Afghans arrest fake US contractors

Three men claiming to be US nationals have been arrested in Kabul for allegedly waging their own private war in Afghanistan.

    Eight Afghans were released from the illegal group's hideout.

    The Afghan interior minister, Ahmad Jalali, confirmed that three foreigners and four Afghans were detained after a brief shootout on Monday.

    Jalali told a news briefing that the "rebel" group had been illegally detaining and interrogating locals.

    "They apparently said that their aims were to act against those carrying out terrorist attacks ... but they did not have a legal relationship with anyone and the United States was also chasing them - they are actually rebels."
    Military denial

    The US embassy said the three had identified themselves as American, but that this was still to be confirmed.

    Spokesman Roy Glover believes their names may be Jonathan Idema, Edward Caraballo and Brent Bennett. The three had been passing themselves off as US government or military officials.

    "The public should
    be aware that Idema does not represent
    the American
    government and we do not employ him"

    US military statement

    Plain-clothes US agents and private security contractors are a common sight in Kabul, but the military has issued a statement denying any connection with the men.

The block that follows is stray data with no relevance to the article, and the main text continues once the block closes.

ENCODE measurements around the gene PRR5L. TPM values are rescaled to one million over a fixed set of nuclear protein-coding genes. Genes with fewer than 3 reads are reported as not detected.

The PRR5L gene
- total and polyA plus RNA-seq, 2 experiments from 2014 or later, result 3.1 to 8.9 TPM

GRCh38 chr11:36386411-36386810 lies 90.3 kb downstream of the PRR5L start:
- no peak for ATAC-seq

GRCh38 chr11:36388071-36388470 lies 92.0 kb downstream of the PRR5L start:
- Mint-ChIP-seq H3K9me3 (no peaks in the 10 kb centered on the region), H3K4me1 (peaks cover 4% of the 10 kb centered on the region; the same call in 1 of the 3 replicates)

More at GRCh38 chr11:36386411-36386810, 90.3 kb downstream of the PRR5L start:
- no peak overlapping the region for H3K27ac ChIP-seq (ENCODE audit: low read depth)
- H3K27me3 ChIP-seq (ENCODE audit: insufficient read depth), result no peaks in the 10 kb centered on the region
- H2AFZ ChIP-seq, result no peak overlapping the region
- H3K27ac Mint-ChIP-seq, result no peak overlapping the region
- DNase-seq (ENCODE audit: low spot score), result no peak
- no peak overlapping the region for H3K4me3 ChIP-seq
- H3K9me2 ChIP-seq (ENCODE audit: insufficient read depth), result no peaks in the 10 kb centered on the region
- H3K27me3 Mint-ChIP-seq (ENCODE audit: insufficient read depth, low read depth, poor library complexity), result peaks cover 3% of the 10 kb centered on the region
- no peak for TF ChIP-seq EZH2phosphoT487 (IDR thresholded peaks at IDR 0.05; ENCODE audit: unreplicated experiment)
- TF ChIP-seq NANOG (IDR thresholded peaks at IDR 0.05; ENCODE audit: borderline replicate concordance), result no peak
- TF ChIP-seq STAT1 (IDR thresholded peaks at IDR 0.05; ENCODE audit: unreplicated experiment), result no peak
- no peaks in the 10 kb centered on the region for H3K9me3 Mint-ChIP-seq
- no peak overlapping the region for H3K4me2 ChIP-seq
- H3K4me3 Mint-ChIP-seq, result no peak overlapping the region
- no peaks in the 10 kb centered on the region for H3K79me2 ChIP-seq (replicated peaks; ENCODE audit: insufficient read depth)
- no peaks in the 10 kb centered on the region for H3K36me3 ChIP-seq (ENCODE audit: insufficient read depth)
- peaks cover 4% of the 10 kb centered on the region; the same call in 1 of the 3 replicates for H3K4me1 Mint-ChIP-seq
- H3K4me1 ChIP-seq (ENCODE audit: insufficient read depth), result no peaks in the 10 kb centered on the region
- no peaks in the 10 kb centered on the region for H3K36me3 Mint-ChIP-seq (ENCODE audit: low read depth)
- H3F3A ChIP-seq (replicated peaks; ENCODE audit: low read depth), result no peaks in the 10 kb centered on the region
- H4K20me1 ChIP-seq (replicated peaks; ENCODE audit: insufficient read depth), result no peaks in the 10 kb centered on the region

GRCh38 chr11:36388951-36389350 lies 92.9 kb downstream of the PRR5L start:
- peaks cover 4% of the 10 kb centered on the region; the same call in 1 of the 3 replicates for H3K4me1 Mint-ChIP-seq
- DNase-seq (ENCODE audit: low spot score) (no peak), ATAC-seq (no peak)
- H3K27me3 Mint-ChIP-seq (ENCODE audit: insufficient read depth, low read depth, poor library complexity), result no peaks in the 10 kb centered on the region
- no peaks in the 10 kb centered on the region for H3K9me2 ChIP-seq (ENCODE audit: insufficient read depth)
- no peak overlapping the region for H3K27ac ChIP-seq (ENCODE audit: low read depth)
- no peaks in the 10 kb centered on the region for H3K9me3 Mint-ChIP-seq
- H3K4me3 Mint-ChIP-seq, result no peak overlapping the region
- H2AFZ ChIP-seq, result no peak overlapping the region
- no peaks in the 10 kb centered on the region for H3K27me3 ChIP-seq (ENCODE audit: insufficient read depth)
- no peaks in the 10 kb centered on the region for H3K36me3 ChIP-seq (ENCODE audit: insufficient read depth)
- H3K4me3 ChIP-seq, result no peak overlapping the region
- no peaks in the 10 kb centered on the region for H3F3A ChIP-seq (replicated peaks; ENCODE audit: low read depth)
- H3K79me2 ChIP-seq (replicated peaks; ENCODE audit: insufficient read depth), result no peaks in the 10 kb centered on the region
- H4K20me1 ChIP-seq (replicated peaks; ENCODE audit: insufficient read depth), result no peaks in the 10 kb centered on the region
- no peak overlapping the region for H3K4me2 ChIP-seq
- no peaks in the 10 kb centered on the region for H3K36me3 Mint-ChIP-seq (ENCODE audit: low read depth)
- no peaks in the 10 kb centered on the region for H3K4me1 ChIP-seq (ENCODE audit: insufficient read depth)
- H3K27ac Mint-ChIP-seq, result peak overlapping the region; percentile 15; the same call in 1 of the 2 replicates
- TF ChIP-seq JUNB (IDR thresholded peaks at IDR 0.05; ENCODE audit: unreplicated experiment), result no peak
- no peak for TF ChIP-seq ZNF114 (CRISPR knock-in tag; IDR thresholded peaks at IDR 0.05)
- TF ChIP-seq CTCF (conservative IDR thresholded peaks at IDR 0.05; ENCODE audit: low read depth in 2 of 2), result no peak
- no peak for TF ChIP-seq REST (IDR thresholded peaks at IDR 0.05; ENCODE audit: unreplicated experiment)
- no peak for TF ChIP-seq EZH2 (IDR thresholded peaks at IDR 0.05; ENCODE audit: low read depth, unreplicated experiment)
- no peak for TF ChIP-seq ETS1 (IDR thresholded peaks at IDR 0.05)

"The public should be aware that Idema does not represent the American government and we do not employ him," a statement said. 
    Under scrutiny

    Jalali said the group, wearing local and foreign military uniforms, had illegally held eight people - who were found in the group's hideout after the raid.
    News of the arrests comes when the US military has been under scrutiny for its treatment of prisoners in Afghanistan, where it has been accused by Human Rights Watch of "systematic" abuse of detainees.
    The military said on Wednesday that it had completed a review of conditions in its Afghan detention centres and parts would be released after submission to the US Congress.
    The military says it has investigated five deaths of prisoners in Afghanistan since August 2002 and last week said it was looking into a new allegation of prisoner abuse.
    Last month, a CIA contractor was arrested on charges of beating a detainee who died in 2003, the first indictment brought in connection with prisoner abuse in Afghanistan.

    SOURCE: Reuters


    Life after death row: The pastor praying for Nigeria's prisoners

    The Nigerian pastor adapting to life after death row

    Clinton Kanu spent 27 years in prison for a murder he did not commit, but life on the outside feels far from free.

    What it means to love a dead child

    What it means to love a dead child

    You must forget all you thought you knew about grief when the landscape of your life has been demolished.

    'Butchered': The Kenyan FGM clinic serving Europeans

    'Butchered': The Kenyan FGM clinic serving Europeans

    Kenya banned FGM in 2011, but Europeans still bring their daughters to underground clinics there to be cut.